A long-term future for Robins Air Force Base and US national defense
By U.S. Sen. David Perdue (R-GA)
I grew up in Warner Robins, Georgia. As a member of the United States Senate Armed Services Committee and a former member of the Senate Foreign Relations Committee, I know that Robins Air Force Base is an integral piece of our country’s national security.
Since 1996, Robins has been home to the Joint Surveillance and Target Attack Radar System mission. JSTARS is a platform that helps with intelligence gathering and battle management.
JSTARS planes are very much in demand. However, JSTARS is an aging platform. Russia and China have modernized their air defenses to keep America’s specialized capabilities, like JSTARS, out of potentially denied airspace. There are growing areas of denied airspace around the world that JSTARS planes simply cannot penetrate.
The Obama administration had proposed a JSTARS recapitalization that was on track to leave a significant capability gap. We fought that in the United States Senate and House by pushing for a JSTARS recapitalization that would continue the mission in non-denied airspace with new planes and avoid that gap.
Now, President Donald Trump and his national security team have created an opportunity for a long-term solution for both denied and non-denied airspace. The final version of this year’s National Defense Authorization Act is supported by President Trump, Defense Secretary Jim Mattis and Air Force Secretary Heather Wilson.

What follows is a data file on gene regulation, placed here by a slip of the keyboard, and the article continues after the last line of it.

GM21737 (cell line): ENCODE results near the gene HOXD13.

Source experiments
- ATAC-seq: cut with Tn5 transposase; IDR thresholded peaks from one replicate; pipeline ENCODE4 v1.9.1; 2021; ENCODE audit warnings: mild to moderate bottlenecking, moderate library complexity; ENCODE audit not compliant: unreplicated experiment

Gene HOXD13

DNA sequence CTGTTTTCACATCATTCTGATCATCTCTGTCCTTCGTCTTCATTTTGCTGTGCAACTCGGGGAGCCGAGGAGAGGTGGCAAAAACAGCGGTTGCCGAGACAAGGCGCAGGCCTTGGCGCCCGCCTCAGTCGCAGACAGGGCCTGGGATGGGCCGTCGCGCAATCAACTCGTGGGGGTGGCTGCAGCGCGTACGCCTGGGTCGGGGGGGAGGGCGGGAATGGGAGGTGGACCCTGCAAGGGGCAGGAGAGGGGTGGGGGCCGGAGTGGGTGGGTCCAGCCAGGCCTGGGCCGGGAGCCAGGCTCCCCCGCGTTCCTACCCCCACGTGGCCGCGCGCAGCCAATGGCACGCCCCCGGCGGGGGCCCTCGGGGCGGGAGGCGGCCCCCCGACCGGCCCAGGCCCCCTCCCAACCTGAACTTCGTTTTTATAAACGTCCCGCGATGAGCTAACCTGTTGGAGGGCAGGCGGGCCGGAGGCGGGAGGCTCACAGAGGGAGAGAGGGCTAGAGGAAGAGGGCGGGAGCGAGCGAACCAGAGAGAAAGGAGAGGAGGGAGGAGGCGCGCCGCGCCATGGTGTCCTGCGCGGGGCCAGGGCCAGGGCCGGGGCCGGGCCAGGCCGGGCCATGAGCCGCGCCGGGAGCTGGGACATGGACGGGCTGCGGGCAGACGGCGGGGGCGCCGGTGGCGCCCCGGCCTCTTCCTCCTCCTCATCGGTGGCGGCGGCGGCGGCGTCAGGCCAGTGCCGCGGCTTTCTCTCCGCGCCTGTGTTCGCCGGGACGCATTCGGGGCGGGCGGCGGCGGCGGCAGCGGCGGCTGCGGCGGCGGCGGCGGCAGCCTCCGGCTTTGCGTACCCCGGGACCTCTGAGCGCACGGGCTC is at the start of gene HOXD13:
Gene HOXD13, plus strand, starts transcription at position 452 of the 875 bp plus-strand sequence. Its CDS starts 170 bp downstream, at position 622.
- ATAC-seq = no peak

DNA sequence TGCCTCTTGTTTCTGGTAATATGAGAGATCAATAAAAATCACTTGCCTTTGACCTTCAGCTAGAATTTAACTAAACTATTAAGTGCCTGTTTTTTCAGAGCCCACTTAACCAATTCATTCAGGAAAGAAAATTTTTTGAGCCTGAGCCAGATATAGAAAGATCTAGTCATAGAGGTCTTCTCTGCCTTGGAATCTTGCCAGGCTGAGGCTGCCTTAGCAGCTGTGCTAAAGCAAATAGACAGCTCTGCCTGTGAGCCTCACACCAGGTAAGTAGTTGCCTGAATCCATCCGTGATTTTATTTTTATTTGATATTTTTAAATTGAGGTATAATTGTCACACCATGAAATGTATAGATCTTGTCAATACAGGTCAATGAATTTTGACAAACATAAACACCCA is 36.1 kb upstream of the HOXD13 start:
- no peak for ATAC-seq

First, the plan in the defense authorization bill secures the future of the JSTARS platform for the next 10 years, including the more than 2,500 jobs that JSTARS supports.
Second, the plan accelerates the development of the Advanced Battle Management System, or ABMS, mission, which is a multidimensional platform that can access both denied and non-denied airspace.
Third, the Air Force has named Robins Air Force Base as the host base of this new ABMS mission. This means that Robins will be a force for years to come, while providing for our long-term national defense by developing this technology more quickly than we would have been able to do otherwise.
Clearly, this is a major win for Robins Air Force Base, the middle Georgia community and for our national defense overall. It provides certainty for the current JSTARS mission for the next 10 years. It accelerates the development of next-generation mission capabilities so desperately needed by our armed forces today.
Finally, the Air Force has assured Robins’ future role in dealing with modern-day threats by naming Robins the host base of the Advanced Battle Management System.
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